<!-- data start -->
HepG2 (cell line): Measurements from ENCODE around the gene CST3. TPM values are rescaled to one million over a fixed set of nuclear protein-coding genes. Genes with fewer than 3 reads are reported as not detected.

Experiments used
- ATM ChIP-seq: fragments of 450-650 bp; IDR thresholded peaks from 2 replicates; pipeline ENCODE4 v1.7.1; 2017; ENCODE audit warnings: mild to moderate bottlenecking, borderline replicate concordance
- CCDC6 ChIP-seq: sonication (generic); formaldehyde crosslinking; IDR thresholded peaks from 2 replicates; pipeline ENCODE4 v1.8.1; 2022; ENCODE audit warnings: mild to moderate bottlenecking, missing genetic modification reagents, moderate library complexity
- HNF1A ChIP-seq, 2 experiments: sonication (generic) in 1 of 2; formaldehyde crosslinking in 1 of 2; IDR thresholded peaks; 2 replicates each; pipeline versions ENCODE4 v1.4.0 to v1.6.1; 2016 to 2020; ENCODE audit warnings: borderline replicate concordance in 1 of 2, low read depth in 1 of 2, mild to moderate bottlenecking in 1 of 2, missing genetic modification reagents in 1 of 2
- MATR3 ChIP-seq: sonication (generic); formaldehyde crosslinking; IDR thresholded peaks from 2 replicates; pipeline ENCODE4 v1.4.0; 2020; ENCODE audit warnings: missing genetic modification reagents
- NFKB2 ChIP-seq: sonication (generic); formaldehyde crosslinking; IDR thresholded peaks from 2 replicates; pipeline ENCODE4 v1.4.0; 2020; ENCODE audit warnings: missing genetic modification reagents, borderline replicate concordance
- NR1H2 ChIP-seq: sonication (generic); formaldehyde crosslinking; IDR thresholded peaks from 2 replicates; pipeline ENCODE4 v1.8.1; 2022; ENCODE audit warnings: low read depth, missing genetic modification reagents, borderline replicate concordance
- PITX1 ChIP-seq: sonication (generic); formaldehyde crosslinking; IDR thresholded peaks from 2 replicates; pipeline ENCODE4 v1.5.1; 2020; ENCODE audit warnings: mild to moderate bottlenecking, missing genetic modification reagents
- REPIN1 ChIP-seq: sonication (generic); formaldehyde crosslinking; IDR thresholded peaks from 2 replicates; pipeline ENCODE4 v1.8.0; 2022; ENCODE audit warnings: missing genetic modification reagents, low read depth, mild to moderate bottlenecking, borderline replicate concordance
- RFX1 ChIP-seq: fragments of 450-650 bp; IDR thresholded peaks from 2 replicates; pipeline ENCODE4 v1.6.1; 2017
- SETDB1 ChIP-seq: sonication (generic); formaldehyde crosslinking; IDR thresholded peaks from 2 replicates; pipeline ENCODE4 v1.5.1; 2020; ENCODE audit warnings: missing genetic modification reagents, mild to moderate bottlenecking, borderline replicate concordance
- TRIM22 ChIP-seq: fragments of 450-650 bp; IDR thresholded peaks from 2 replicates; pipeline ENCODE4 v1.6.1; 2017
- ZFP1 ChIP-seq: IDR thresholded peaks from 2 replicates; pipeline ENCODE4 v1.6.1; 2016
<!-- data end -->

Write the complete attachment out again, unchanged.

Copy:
HepG2 (cell line): Measurements from ENCODE around the gene CST3. TPM values are rescaled to one million over a fixed set of nuclear protein-coding genes. Genes with fewer than 3 reads are reported as not detected.

Experiments used
- ATM ChIP-seq: fragments of 450-650 bp; IDR thresholded peaks from 2 replicates; pipeline ENCODE4 v1.7.1; 2017; ENCODE audit warnings: mild to moderate bottlenecking, borderline replicate concordance
- CCDC6 ChIP-seq: sonication (generic); formaldehyde crosslinking; IDR thresholded peaks from 2 replicates; pipeline ENCODE4 v1.8.1; 2022; ENCODE audit warnings: mild to moderate bottlenecking, missing genetic modification reagents, moderate library complexity
- HNF1A ChIP-seq, 2 experiments: sonication (generic) in 1 of 2; formaldehyde crosslinking in 1 of 2; IDR thresholded peaks; 2 replicates each; pipeline versions ENCODE4 v1.4.0 to v1.6.1; 2016 to 2020; ENCODE audit warnings: borderline replicate concordance in 1 of 2, low read depth in 1 of 2, mild to moderate bottlenecking in 1 of 2, missing genetic modification reagents in 1 of 2
- MATR3 ChIP-seq: sonication (generic); formaldehyde crosslinking; IDR thresholded peaks from 2 replicates; pipeline ENCODE4 v1.4.0; 2020; ENCODE audit warnings: missing genetic modification reagents
- NFKB2 ChIP-seq: sonication (generic); formaldehyde crosslinking; IDR thresholded peaks from 2 replicates; pipeline ENCODE4 v1.4.0; 2020; ENCODE audit warnings: missing genetic modification reagents, borderline replicate concordance
- NR1H2 ChIP-seq: sonication (generic); formaldehyde crosslinking; IDR thresholded peaks from 2 replicates; pipeline ENCODE4 v1.8.1; 2022; ENCODE audit warnings: low read depth, missing genetic modification reagents, borderline replicate concordance
- PITX1 ChIP-seq: sonication (generic); formaldehyde crosslinking; IDR thresholded peaks from 2 replicates; pipeline ENCODE4 v1.5.1; 2020; ENCODE audit warnings: mild to moderate bottlenecking, missing genetic modification reagents
- REPIN1 ChIP-seq: sonication (generic); formaldehyde crosslinking; IDR thresholded peaks from 2 replicates; pipeline ENCODE4 v1.8.0; 2022; ENCODE audit warnings: missing genetic modification reagents, low read depth, mild to moderate bottlenecking, borderline replicate concordance
- RFX1 ChIP-seq: fragments of 450-650 bp; IDR thresholded peaks from 2 replicates; pipeline ENCODE4 v1.6.1; 2017
- SETDB1 ChIP-seq: sonication (generic); formaldehyde crosslinking; IDR thresholded peaks from 2 replicates; pipeline ENCODE4 v1.5.1; 2020; ENCODE audit warnings: missing genetic modification reagents, mild to moderate bottlenecking, borderline replicate concordance
- TRIM22 ChIP-seq: fragments of 450-650 bp; IDR thresholded peaks from 2 replicates; pipeline ENCODE4 v1.6.1; 2017
- ZFP1 ChIP-seq: IDR thresholded peaks from 2 replicates; pipeline ENCODE4 v1.6.1; 2016